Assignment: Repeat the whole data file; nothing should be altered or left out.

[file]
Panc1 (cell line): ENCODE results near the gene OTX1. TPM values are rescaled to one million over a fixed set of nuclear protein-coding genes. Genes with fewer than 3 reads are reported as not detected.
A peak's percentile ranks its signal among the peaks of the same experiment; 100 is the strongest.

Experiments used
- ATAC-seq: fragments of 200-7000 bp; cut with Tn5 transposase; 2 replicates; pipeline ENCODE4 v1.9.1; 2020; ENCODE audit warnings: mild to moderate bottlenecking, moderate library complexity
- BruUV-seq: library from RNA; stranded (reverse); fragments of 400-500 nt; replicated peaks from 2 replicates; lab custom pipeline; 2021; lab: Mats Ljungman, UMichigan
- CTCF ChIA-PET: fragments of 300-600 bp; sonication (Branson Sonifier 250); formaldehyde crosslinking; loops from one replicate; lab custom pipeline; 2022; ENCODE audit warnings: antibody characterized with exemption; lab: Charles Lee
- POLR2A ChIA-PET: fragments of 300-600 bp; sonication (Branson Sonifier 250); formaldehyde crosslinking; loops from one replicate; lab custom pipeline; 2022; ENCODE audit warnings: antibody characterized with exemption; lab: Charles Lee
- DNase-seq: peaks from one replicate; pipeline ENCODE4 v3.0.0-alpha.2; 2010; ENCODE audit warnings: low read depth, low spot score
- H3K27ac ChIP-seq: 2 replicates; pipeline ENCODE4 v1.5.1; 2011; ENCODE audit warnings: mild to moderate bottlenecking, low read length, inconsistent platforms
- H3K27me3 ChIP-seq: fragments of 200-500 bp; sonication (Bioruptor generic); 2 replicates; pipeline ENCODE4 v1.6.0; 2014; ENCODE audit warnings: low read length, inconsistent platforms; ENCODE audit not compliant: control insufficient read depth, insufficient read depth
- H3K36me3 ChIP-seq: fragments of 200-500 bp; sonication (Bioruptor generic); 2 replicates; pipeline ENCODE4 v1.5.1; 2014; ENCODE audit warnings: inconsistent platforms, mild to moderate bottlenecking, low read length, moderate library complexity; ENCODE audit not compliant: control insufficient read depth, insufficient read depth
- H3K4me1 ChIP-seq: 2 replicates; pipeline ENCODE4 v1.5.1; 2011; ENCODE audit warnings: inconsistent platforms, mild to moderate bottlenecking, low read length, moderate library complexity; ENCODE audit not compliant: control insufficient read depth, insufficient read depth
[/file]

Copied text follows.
Panc1 (cell line): ENCODE results near the gene OTX1. TPM values are rescaled to one million over a fixed set of nuclear protein-coding genes. Genes with fewer than 3 reads are reported as not detected.
A peak's percentile ranks its signal among the peaks of the same experiment; 100 is the strongest.

Experiments used
- ATAC-seq: fragments of 200-7000 bp; cut with Tn5 transposase; 2 replicates; pipeline ENCODE4 v1.9.1; 2020; ENCODE audit warnings: mild to moderate bottlenecking, moderate library complexity
- BruUV-seq: library from RNA; stranded (reverse); fragments of 400-500 nt; replicated peaks from 2 replicates; lab custom pipeline; 2021; lab: Mats Ljungman, UMichigan
- CTCF ChIA-PET: fragments of 300-600 bp; sonication (Branson Sonifier 250); formaldehyde crosslinking; loops from one replicate; lab custom pipeline; 2022; ENCODE audit warnings: antibody characterized with exemption; lab: Charles Lee
- POLR2A ChIA-PET: fragments of 300-600 bp; sonication (Branson Sonifier 250); formaldehyde crosslinking; loops from one replicate; lab custom pipeline; 2022; ENCODE audit warnings: antibody characterized with exemption; lab: Charles Lee
- DNase-seq: peaks from one replicate; pipeline ENCODE4 v3.0.0-alpha.2; 2010; ENCODE audit warnings: low read depth, low spot score
- H3K27ac ChIP-seq: 2 replicates; pipeline ENCODE4 v1.5.1; 2011; ENCODE audit warnings: mild to moderate bottlenecking, low read length, inconsistent platforms
- H3K27me3 ChIP-seq: fragments of 200-500 bp; sonication (Bioruptor generic); 2 replicates; pipeline ENCODE4 v1.6.0; 2014; ENCODE audit warnings: low read length, inconsistent platforms; ENCODE audit not compliant: control insufficient read depth, insufficient read depth
- H3K36me3 ChIP-seq: fragments of 200-500 bp; sonication (Bioruptor generic); 2 replicates; pipeline ENCODE4 v1.5.1; 2014; ENCODE audit warnings: inconsistent platforms, mild to moderate bottlenecking, low read length, moderate library complexity; ENCODE audit not compliant: control insufficient read depth, insufficient read depth
- H3K4me1 ChIP-seq: 2 replicates; pipeline ENCODE4 v1.5.1; 2011; ENCODE audit warnings: inconsistent platforms, mild to moderate bottlenecking, low read length, moderate library complexity; ENCODE audit not compliant: control insufficient read depth, insufficient read depth